Welcome to the third instalment of Grease 101. In PART 1 of the series, we provided an overview of grease lubricants, covering aspects like base penetrability, NLGI grade classification, grease drop-point, and dmN factor measurement. In PART 2, we explored lubricating oil and thickeners, elucidating their types and inter-compatibility. This third and final part of the series is dedicated to additives, the third grease lubricant component. We’ll delve into their various types, assess advantages and constraints, and conclude with a rundown of greasing techniques.
Additives are components added to lubricating oils to enhance their performance, particularly in boundary lubrication situations where two surfaces are in direct contact. These additives can exist in either liquid or solid forms.
Anti-wear agents are additives that serve to prevent the wear and tear of surfaces that are in motion. These agents form a protective layer on the surface, minimising friction and reducing the likelihood of damage due to mechanical contact between moving parts. By creating a barrier between the surfaces, they help extend the lifespan of the lubricated components.
Anti Oxidizing Agents
In high-temperature conditions, lubricating oils can experience oxidative degradation, leading to reduced performance and the formation of harmful byproducts. Anti-oxidising agents are added to the oil to counteract these effects. They work by inhibiting the chemical reactions that cause oil to break down under high temperatures, extending the oil’s usable life and maintaining its effectiveness.
Lubricated components are often exposed to environmental factors like water and humidity, which can lead to corrosion and rust formation. Anti-rust agents are incorporated into the lubricating oil to enhance its resistance against these factors. These additives form a protective barrier on metal surfaces, preventing moisture penetration and inhibiting the formation of rust, which helps maintain the integrity of the components.
Extreme Pressure Agents (EP)
When lubricated surfaces are subjected to high loads or extreme pressures, the lubricating film can be squeezed out, resulting in direct metal-to-metal contact. Extreme pressure agents are included in the oil to address this issue. They chemically react with the metal surfaces under high pressure, forming a protective layer that prevents welding and galling of the surfaces. This ensures that the lubricating film remains intact even under heavy loads, reducing friction and wear.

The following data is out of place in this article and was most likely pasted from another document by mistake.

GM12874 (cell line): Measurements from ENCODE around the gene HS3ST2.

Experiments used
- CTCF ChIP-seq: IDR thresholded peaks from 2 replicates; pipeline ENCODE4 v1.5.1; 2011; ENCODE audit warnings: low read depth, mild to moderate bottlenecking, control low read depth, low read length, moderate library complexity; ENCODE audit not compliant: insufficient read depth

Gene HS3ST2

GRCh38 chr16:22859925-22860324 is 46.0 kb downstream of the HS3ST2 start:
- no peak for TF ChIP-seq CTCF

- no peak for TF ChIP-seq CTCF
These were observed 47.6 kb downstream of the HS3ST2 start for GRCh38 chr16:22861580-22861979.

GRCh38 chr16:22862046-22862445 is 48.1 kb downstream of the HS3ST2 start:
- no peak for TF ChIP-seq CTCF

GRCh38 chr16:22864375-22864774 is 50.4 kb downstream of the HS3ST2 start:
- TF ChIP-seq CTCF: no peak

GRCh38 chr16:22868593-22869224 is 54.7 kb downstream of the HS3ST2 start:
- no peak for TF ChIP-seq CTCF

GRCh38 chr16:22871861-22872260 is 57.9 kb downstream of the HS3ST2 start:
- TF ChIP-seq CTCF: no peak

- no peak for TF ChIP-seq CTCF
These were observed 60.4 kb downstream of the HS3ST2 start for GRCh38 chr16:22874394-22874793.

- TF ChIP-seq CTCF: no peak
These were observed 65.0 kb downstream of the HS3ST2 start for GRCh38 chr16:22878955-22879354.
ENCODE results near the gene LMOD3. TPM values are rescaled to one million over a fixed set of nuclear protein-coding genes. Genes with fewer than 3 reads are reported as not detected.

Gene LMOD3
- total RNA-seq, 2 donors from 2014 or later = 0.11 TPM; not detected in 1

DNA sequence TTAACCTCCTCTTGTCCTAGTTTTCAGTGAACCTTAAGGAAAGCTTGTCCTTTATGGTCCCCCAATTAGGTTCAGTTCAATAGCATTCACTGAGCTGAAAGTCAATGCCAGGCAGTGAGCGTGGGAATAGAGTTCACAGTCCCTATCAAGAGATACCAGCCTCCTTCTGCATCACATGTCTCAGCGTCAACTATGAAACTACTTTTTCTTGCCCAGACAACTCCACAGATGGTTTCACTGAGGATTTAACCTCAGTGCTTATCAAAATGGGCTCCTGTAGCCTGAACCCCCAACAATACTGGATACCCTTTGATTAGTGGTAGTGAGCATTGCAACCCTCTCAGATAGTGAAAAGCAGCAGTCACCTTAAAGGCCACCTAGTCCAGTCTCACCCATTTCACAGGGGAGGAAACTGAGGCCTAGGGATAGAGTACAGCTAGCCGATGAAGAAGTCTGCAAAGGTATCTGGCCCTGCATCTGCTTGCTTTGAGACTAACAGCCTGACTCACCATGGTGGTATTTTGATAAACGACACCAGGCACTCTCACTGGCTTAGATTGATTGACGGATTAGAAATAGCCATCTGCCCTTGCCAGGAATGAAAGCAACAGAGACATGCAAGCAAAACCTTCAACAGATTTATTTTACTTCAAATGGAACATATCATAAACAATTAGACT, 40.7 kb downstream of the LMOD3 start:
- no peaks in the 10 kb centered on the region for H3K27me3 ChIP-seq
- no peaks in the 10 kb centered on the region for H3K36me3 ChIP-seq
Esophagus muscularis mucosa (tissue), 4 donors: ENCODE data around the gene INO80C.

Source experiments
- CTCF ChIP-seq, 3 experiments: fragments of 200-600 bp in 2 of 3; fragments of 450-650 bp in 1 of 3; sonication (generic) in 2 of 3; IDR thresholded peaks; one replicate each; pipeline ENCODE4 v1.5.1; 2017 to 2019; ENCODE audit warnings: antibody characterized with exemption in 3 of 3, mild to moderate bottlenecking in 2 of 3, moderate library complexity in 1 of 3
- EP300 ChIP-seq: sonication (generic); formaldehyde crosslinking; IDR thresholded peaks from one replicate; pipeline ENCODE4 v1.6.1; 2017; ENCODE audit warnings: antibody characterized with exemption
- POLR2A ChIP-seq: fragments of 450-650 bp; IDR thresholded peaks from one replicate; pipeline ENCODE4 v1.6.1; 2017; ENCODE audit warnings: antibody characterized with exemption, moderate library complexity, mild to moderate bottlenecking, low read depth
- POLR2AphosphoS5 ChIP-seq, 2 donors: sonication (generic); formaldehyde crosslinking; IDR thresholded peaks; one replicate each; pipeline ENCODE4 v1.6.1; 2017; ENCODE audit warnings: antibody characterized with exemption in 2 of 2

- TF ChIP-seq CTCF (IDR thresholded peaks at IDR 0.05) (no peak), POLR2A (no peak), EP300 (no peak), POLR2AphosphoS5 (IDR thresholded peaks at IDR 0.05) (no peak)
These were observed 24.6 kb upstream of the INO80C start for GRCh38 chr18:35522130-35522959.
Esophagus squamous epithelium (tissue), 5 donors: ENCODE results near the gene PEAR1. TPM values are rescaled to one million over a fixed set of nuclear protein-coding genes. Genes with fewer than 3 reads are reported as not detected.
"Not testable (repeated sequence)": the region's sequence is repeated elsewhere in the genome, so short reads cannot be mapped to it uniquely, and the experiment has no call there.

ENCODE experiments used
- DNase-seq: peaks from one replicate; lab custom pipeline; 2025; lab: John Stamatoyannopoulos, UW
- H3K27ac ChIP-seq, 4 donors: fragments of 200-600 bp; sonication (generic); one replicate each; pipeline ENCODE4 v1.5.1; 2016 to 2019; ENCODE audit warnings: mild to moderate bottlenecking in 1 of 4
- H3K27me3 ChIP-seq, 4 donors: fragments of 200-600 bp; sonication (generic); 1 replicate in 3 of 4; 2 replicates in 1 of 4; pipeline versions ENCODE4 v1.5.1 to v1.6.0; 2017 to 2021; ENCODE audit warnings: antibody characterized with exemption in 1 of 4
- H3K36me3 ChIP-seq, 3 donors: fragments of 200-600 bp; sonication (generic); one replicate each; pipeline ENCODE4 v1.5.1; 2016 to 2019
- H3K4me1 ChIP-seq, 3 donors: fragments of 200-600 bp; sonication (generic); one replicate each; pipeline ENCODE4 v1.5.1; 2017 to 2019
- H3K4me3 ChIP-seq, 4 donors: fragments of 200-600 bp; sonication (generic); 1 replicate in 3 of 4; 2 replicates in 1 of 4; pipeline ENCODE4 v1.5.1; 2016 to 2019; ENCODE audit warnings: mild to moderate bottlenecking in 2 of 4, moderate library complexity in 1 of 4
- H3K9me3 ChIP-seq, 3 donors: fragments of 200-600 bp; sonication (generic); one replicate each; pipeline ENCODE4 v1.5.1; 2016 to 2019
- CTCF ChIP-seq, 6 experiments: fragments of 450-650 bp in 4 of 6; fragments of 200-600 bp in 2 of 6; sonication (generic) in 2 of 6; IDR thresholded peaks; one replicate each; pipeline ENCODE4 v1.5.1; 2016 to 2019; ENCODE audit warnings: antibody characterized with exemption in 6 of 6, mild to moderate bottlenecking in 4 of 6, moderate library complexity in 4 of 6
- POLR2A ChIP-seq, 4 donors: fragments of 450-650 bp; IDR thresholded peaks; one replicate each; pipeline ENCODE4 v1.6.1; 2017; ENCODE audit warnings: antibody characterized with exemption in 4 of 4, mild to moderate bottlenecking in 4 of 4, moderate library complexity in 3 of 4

Adhesion Agents (Synthorium)
Adhesion agents are specialised additives that enhance the oil’s ability to adhere to surfaces. Synthorium is an adhesion agent that improves the oil’s affinity to stick to surfaces, even under demanding conditions. This is particularly useful when the lubricating film could be displaced due to movement or vibration. By promoting stronger adhesion, these agents ensure the lubricating film remains in place, maintaining a consistent barrier between moving parts.
Solid additives enhance the efficacy of grease lubricant in extreme conditions where base oil alone may not suffice due to high temperatures, extreme temperatures, pressures, or other challenging environments. Additionally, in situations where the base oil’s viscosity might break down or fail to adequately separate moving surfaces, solid additives provide an additional layer of protection.
Over 99% Carbon
Graphite is composed primarily of carbon atoms arranged in a hexagonal lattice structure.
Lamellar Hexagonal Structure
Graphite’s structure consists of closely packed layers of carbon atoms arranged in a hexagonal pattern. These weakly bonded layers can easily slide over one another, giving graphite its lubricating properties.
Good Dry Lubricant
The layered structure allows individual sheets to slide smoothly, reducing surface friction.
Excellent Resistance to High Temperatures (900°C)
Graphite exhibits exceptional thermal stability. It can withstand high temperatures without undergoing significant chemical changes or degradation.
Good Electrical Properties
Due to its high electrical conductivity, graphite is often used in applications requiring electrical conductivity, such as in electrical brushes, contacts, and certain industrial processes.
Good Thermal Conductivity
Graphite also possesses good thermal conductivity, allowing it to dissipate heat effectively. This property makes it suitable for use in applications where heat needs to be managed, such as in heat sinks or thermal management systems.
Good Anti-Corrosion Properties
Graphite’s layered structure and chemical inertness contribute to its anti-corrosion properties. It can act as a barrier, protecting surfaces from corrosive elements and preventing direct contact between metals that might lead to galvanic corrosion.
Moderate Adhesion to Surfaces
Graphite exhibits moderate adhesion to surfaces. While it doesn’t firmly adhere like some other materials, its slight adhesion can be beneficial in helping the graphite particles to stick to the surfaces they need to lubricate.
Molybdenum Disulphide (MoS2)
Found in Granite Veins and Highly Refined